During the past month, Shopify stock has soared 40% adding to an explosive 165% rally this year. The recent move has exceeded the Street’s highest target of $1,000 a share by RBC’s Capital Markets analyst, Mark Mahaney.
Shopify stock closed yesterday at $1358.16 with a market capitalization of $164 billion, making it the most valuable company in Canada. How far can this move go, and is this the right to buy Shopify stock?
Before we try to address this question, let’s try to find out why investors are so bullish about Shopify stock. The biggest reason pushing Shopify higher is that the COVID-19 pandemic has accelerated the consumer shift to e-commerce.
Mahaney wrote in his recent report about the stock that the pandemic “has pulled forward e-commerce adoption” and expanded the company’s total addressable market. He added that Shopify can achieve operating margins in excess of 20% in the long run and $25 billion in annual sales by 2028.
Shopify’s growing partnerships
In addition to positive demand trends, recent gains have also come after Shopify announced some lucrative partnerships with some of the largest U.S. companies to expand its reach.
Last month, Walmart said that it has partnered with Shopify to expand its third-party marketplace site. The world’s largest retailer aims to add 1,200 Shopify sellers this year. For Shopify, the deal provides its network of millions of merchants access to Walmart’s customers.
Before this deal, Facebook allowed the company’s retailers to import their product catalogs to the social media giant’s new Shops service.
Shopify stock’s surge this year has justified my March 31st call to buy this stock. The company is certainly on the right track to fuel its growth by taking advantage of this accelerated shift to e-commerce following the pandemic.
The next big catalyst to further fuel this rally will be the earnings report for the second quarter, which will be announced on July 29. Analysts, on average, are expecting a 38% jump in sales to around $500 million.
That said, there are also signs that the rally in Shopify’s stock has gone a little far since my last call, and it’s the time to trim the position, especially when the economy is coming under severe pressure, and both small and large businesses are getting a big hit.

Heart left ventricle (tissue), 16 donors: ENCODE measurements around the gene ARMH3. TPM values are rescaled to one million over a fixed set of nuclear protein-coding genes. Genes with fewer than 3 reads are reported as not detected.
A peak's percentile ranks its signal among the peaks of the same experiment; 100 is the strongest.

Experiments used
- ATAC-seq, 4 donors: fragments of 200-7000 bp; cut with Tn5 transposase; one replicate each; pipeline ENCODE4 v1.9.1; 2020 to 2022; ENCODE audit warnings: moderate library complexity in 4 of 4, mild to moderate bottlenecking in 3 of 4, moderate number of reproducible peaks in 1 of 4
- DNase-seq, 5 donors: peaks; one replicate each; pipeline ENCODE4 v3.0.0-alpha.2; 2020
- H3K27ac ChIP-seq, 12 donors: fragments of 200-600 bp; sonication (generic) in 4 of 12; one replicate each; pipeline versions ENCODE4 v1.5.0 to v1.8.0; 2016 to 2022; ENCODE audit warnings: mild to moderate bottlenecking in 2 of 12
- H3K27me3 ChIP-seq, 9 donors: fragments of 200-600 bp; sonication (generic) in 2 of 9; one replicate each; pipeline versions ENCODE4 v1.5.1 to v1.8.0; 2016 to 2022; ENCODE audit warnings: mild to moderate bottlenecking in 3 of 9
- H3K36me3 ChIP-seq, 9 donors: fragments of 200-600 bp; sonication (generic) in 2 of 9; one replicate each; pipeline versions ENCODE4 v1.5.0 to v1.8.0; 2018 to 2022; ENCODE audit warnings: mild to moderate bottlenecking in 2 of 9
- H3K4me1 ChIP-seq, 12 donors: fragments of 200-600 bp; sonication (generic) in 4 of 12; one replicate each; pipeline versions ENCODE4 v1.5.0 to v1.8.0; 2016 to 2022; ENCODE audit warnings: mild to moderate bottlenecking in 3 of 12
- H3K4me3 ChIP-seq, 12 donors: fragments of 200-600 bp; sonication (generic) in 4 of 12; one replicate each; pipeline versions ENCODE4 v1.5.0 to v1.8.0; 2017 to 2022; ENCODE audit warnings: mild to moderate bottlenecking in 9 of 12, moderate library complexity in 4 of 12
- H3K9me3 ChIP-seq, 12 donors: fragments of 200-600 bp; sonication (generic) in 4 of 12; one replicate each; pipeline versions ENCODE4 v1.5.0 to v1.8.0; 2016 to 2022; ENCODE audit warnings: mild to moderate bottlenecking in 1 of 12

Consumer discretionary products, sold by many of Shopify’s merchants, are among the hardest hit in this downturn. Shopify, in its last earnings report, said that the gross merchandise volume through its point-of-sale channel fell 71% between March 31 and April 24, as stores shut down through the pandemic. Companies also downgraded from the Shopify Plus plan to cheaper-priced options.
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Shopify stock’s meteoric jump this year has been backed by earnings momentum and the company’s potential for future growth. After the coronavirus-induced recession, however, investors should expect a short-term pause in this journey. If you hold Shopify stock, it’s a good time to take some risk off the table.
This article represents the opinion of the writer, who may disagree with the “official” recommendation position of a Motley Fool premium service or advisor. We’re Motley! Questioning an investing thesis — even one of our own — helps us all think critically about investing and make decisions that help us become smarter, happier, and richer, so we sometimes publish articles that may not be in line with recommendations, rankings or other content.
Fool contributor Haris Anwar doesn't own shares of the companies mentioned in this report. Randi Zuckerberg, a former director of market development and spokeswoman for Facebook and sister to its CEO, Mark Zuckerberg, is a member of The Motley Fool's board of directors. David Gardner owns shares of Facebook. Tom Gardner owns shares of Facebook and Shopify. The Motley Fool owns shares of and recommends Facebook, Shopify, and Shopify.